Bringing the Thames back to the London tube map
This week Transport for London have released a big revision to the tube map. They are trying to make it clearer. It is a great deal simpler than the previous version, but they may have gone too far. The River Thames has gone:
I think that the Thames is one of the cues that gives some grounding to people who have a look at the map for the first time. In fact the river would fit perfectly well onto the current map as it is (apart from moving one station) if you incorporate a new rule: station labels are allowed to overlap the river.
Here’s a close up of what it would look like:
Instead of simplifying the map too far, here’s a reminder of my design that has all the same information as the previous map and more while being clearer:
For a long page on my thoughts on London transport design, visit this page.
For more radical tube map designs and commentary on the current official design, follow the work of author and designer Maxwell Roberts:
100 posters celebrating the 100th birthday of the tube logo
Better art on the New York subway
Classic situation of someone with vision and the will do it right, succeeding brilliantly, and someone thoughtless who didnt care, cutting corners, and making a mess. Very cool solution to the map.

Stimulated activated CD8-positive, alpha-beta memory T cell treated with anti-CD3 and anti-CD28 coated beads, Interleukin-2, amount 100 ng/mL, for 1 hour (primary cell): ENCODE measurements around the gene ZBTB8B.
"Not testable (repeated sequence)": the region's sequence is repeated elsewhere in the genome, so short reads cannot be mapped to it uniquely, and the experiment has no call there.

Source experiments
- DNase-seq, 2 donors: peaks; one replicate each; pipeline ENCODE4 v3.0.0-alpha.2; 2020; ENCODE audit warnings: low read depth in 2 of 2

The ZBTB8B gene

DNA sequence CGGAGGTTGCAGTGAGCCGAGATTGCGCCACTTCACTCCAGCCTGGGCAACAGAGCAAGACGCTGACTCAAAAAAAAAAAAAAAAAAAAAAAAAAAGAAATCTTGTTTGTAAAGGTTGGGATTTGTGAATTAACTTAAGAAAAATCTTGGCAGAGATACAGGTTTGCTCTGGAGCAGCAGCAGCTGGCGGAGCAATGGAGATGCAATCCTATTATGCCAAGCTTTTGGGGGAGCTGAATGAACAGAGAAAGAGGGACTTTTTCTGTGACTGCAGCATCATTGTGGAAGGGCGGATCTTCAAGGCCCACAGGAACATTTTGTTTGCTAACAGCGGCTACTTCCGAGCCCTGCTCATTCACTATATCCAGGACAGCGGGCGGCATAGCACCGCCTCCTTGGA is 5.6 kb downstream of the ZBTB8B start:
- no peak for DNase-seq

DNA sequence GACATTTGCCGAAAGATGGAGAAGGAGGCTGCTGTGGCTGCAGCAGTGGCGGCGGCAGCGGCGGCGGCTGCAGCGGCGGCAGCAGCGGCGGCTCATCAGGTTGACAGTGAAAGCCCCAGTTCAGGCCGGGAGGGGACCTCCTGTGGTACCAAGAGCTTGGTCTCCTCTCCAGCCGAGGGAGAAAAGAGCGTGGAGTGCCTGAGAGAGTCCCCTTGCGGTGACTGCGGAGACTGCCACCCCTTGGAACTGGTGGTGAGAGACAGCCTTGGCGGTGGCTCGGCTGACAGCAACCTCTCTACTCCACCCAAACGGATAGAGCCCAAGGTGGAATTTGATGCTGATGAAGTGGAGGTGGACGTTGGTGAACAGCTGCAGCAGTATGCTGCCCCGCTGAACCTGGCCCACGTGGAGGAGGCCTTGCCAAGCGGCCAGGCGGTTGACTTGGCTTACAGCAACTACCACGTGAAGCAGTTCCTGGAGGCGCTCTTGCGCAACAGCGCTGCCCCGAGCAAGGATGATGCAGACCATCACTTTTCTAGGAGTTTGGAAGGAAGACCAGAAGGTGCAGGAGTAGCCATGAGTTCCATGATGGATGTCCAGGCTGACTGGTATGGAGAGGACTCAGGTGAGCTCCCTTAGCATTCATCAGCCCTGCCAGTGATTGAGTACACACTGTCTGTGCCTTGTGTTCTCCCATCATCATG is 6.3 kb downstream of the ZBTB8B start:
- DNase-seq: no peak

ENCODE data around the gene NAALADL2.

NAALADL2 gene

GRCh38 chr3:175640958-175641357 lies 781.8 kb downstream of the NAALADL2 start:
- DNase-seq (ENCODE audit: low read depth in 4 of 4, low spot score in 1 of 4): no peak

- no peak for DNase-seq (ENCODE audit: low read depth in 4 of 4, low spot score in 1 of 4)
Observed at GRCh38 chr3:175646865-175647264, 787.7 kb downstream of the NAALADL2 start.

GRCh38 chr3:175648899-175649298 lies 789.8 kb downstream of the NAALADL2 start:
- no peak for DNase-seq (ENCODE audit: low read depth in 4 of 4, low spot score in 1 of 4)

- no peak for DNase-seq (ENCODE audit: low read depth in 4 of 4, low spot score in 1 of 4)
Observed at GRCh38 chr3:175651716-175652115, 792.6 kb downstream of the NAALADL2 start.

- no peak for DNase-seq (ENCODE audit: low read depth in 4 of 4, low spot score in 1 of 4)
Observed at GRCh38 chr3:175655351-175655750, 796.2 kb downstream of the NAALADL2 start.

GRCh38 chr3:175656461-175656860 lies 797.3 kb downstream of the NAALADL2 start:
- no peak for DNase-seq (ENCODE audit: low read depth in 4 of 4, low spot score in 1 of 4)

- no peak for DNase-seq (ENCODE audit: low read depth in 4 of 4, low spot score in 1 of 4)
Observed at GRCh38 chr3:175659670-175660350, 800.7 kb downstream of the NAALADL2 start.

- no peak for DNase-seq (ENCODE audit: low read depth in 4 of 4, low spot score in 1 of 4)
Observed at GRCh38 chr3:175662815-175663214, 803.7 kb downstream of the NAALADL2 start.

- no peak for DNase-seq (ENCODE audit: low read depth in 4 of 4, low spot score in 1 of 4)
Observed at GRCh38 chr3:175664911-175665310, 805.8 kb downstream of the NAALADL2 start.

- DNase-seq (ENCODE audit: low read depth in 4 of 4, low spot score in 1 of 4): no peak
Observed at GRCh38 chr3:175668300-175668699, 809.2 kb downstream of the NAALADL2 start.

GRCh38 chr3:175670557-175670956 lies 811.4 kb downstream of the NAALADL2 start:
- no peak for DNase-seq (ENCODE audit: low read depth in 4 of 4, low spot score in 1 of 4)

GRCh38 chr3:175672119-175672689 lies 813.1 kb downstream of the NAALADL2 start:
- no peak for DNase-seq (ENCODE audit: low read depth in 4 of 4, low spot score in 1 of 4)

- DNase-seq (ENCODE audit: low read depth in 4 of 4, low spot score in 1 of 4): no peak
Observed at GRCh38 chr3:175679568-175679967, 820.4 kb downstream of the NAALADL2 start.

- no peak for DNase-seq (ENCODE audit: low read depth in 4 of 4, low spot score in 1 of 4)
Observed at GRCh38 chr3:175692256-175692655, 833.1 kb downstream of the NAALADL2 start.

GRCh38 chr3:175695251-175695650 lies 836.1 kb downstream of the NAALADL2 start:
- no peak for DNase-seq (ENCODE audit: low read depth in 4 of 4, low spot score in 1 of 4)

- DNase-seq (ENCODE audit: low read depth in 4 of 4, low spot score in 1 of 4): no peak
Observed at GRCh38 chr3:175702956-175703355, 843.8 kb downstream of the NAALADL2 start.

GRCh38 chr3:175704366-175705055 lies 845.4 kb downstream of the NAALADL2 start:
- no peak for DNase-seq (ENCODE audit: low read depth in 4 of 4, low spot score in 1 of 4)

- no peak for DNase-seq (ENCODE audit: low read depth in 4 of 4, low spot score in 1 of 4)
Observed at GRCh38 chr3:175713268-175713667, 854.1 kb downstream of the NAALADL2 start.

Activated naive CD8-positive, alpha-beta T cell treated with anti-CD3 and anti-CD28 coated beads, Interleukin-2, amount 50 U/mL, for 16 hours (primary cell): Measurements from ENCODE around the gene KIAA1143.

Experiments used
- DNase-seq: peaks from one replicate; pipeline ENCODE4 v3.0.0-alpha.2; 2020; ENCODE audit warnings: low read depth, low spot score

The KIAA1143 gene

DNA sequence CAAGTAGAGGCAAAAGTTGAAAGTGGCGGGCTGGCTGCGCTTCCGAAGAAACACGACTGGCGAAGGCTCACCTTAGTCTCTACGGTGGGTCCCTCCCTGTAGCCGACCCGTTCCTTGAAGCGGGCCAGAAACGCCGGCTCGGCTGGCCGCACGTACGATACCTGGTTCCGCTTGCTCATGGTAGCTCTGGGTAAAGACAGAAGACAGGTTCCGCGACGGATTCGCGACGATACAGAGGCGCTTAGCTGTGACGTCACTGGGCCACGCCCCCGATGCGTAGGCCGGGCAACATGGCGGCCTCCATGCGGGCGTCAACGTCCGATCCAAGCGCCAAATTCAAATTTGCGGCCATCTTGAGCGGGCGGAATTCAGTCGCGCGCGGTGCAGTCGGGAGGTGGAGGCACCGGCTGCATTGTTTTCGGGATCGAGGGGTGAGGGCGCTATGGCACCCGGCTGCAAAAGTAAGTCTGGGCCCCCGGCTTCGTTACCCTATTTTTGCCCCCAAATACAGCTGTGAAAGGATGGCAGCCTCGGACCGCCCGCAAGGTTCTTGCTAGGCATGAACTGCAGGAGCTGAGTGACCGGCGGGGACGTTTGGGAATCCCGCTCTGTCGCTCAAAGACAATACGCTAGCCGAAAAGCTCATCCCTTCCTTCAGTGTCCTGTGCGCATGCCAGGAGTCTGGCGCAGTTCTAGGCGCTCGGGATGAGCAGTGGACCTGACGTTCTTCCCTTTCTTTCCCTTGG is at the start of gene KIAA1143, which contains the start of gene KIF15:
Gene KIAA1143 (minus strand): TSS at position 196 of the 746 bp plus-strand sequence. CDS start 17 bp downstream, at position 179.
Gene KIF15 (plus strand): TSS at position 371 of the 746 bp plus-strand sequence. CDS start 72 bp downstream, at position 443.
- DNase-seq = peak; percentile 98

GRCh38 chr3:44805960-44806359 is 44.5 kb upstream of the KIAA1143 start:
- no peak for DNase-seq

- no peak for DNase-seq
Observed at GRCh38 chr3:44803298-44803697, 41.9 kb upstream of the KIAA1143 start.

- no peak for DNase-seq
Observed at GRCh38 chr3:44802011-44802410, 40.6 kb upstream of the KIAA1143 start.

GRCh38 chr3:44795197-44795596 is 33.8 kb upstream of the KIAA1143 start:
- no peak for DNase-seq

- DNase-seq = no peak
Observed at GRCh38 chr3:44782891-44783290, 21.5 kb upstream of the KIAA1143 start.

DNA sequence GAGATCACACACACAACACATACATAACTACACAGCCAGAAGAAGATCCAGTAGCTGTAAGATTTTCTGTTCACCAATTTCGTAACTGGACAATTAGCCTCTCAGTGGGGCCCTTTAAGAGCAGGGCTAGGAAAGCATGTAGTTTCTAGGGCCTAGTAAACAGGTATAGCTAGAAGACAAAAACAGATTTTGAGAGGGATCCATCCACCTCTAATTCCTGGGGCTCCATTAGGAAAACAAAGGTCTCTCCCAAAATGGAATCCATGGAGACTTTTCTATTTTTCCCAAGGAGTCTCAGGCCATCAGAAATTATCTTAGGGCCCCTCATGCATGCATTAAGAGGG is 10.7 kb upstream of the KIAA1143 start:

I like the way you have solved the problem of step-free access blocking the interchange symbol, but I actually like the darker grey behind alternate zones of the old tfl one (it’s like row shading on a table)
I think the river should come back but without that kink that isn’t there next to blackfriars.
Without that the circle line could be made into a rounded rectangle and so many other kinks/oddities cleared up.
I tried fixing this a few years back (in a paint programme which is why it’s so rubbish, but shows the principal)
I think Boris should run a competition to design the best map, like he did with the buses – the map is just as iconic!
The reason why I left the Circle line as a flask shape instead of a rounded rectangle is that I want the Central line to remain as straight as possible. That means keeping Bank and Monument close to each other. The position of Bank is also defined by the Waterloo & City line being a single diagonal line.